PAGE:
Action is what counts: Bridging the gap between health knowledge and behavior transformation Quality Life Forum Advocacy and Empowerment Series October, 2019
As health science develops globally and information technology become more efficient than ever today, new health information from all channels and connections (television and digital news, social media, emails and blogs, phone and texts, etc) come to us quickly. It can be a bit of overwhelming, but provided us great resource access and opportunities for lifelong learning.
Keeps us informed on current trends and updated on new health science discoveries.
Keeps our mind refreshed and renewed, which leads to behavior transformation.
Sharpens our mentality for possibility, from real life experiences of successes and failures.
Give us a better understanding and may changes our perception with divers viewpoints.
Knowledge gives us an edge ahead and enable us for making educated decisions/choices.
In general, the process from information receiving, knowledge building and transformation into practice for health benefits is in a three-step flow:
Information validation and cognitive processing (scan commercials/scams and knowing it’s health value).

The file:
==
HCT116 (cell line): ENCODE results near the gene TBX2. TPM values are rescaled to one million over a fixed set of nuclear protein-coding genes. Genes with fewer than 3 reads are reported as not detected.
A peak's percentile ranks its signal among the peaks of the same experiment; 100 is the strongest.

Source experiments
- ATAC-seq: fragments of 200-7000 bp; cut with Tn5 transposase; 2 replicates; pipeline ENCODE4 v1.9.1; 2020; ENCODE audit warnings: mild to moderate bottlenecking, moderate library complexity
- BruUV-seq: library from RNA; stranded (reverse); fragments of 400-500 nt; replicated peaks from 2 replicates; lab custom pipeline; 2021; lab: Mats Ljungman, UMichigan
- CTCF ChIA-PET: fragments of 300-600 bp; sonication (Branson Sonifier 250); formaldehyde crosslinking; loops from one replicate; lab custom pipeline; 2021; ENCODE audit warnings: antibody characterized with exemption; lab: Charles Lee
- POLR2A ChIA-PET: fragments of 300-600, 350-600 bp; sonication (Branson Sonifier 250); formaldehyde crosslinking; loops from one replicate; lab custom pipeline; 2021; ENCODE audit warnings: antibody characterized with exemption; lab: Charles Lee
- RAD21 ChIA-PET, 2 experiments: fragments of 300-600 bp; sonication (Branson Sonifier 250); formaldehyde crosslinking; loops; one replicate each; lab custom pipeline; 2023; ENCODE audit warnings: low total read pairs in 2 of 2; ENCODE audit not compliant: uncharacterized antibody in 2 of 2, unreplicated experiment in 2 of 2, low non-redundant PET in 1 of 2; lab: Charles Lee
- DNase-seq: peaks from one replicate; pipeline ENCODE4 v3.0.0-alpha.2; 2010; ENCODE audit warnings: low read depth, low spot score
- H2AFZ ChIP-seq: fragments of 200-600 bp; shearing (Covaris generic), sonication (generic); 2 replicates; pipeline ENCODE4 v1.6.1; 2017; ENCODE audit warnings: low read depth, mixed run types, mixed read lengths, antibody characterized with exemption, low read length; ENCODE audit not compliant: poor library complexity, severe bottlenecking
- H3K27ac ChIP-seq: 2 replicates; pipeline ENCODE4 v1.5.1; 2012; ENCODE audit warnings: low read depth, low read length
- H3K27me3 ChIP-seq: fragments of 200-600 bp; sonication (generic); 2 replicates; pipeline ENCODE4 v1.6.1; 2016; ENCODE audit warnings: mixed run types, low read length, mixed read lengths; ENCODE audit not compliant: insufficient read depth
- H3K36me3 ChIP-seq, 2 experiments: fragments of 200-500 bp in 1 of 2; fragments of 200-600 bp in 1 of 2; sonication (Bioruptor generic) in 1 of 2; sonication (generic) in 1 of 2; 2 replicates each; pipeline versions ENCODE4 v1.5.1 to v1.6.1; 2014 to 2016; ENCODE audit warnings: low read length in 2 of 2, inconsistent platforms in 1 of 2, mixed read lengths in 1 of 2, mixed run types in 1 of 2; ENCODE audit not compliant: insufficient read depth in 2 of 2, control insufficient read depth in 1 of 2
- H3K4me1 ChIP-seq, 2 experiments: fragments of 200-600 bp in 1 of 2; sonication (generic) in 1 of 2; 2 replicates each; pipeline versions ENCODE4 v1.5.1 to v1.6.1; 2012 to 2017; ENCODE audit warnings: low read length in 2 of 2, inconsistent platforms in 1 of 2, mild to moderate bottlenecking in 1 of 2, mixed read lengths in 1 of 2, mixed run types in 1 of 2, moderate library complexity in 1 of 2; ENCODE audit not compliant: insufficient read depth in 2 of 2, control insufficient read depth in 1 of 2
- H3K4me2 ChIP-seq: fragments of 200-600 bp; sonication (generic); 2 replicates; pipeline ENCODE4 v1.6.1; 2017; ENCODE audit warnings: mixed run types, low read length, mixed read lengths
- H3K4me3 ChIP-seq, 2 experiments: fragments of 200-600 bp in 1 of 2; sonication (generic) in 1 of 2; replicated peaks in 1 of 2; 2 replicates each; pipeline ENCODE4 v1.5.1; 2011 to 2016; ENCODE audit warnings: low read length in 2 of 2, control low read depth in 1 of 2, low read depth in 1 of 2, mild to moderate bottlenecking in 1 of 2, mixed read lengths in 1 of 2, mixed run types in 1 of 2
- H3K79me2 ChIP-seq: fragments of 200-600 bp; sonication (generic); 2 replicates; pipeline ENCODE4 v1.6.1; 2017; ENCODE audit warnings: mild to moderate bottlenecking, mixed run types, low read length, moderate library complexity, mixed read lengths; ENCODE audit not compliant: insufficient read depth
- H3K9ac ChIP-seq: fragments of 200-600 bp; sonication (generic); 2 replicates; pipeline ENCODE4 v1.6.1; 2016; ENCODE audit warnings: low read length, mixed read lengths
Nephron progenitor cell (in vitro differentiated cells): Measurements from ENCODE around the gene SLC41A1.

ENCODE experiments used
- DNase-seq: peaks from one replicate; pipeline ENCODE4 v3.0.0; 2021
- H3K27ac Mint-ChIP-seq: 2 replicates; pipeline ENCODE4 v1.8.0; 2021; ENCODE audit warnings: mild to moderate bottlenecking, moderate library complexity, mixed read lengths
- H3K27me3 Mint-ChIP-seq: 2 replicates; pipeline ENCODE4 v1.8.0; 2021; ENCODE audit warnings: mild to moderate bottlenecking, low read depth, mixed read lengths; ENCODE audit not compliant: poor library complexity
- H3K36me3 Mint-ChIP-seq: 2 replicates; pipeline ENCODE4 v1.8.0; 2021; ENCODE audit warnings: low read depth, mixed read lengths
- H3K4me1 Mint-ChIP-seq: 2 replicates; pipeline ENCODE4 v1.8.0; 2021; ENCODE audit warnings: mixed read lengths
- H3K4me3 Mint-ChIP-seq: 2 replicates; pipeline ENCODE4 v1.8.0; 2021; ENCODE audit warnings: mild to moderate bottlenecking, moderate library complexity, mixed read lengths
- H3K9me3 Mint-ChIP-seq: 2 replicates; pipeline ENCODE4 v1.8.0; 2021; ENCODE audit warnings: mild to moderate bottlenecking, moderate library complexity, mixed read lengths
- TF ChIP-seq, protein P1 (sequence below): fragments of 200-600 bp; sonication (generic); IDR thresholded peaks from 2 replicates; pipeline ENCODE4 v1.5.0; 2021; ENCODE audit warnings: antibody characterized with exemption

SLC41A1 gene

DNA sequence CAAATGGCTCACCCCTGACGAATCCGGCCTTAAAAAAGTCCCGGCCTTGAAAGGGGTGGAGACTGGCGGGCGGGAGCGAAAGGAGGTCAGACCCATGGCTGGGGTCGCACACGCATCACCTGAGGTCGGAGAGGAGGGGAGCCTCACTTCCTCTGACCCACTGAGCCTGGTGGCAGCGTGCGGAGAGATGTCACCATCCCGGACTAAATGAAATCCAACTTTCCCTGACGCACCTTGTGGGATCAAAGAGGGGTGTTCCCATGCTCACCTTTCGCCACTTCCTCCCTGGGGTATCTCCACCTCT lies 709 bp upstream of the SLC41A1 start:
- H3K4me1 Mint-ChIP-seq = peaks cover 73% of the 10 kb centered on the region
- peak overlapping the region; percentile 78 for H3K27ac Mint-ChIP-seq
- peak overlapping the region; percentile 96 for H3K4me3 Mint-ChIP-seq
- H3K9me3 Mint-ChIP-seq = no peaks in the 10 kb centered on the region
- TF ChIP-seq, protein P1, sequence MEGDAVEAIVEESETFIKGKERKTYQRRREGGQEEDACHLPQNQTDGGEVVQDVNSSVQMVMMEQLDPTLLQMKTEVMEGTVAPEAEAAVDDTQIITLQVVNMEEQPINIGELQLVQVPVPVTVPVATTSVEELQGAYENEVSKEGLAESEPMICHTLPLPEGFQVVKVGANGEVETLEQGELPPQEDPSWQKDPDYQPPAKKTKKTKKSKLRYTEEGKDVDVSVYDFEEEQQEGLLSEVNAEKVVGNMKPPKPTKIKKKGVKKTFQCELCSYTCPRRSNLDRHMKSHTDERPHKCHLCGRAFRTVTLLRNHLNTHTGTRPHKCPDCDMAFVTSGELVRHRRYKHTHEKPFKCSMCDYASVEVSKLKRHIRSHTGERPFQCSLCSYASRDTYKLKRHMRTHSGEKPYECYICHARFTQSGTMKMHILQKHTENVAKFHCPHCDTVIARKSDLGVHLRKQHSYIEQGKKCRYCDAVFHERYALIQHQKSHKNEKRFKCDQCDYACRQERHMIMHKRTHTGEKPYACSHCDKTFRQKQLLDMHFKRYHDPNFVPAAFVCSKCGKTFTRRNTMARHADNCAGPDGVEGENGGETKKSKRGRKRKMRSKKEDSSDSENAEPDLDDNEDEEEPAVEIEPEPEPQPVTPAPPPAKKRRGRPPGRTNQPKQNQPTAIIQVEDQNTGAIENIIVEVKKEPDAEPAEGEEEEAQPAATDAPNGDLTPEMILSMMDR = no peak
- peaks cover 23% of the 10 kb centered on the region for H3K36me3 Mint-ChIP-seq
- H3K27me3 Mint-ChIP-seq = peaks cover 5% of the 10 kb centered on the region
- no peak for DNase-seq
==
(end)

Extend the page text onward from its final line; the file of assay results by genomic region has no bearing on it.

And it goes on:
Transform the learned knowledge into useful skills and apply them in real life.
Practice, including be able to adjust new skills in variable conditions, for results and sustainable health benefits
Knowledge is power. The behavior transformation is from knowledge. Behavior is the end result that is the only way knowledge can be beneficial. However, it doesn’t happen magically but requires significant time and effort. Bridging the gap between "knowing" and "doing" is a common struggle.
It is true, deep down in our heart, we know what is good things to eat or to do for a healthier and happier life. But despite knowing all of that, we may not ACT on it. In reality, it’s very common in many people.
My story: I love comfort food. I hate to feel dissatisfied. I perfectly understood that weight management success is 80% intake and 20% exercise. But for a long time, I was so reluctant to give up what I want to eat, when I want to eat, and how I want to eat it. I was gaining weight slowly, regardless my exercise efforts. I realized that my body is changing as aging naturally. I must make some changes as well. I was determined to change my eating pattern. It was challenging, not only difficult for changing personal eating behavior, but more difficult to make family meals to satisfy the family needs.
My actions: So I made up a plan and took three key actions, while maintaining my exercise routine:
Practice intermittent fasting (limit eating window from 1 pm – 7 pm daily); it is not a diet but a simple way for control. Let breakfast to be an individual choice is a good rule for the family.
Study more about nutrition and food science. Find healthy ways for meal preparation and be conscious about portion control (balance vegetables/meat/carbs in portion and stop eating at 70% full) for each meal.
Drink green tea or water (limit sugary drinks) and stay well hydrated (about 1 – 1.5 liter daily).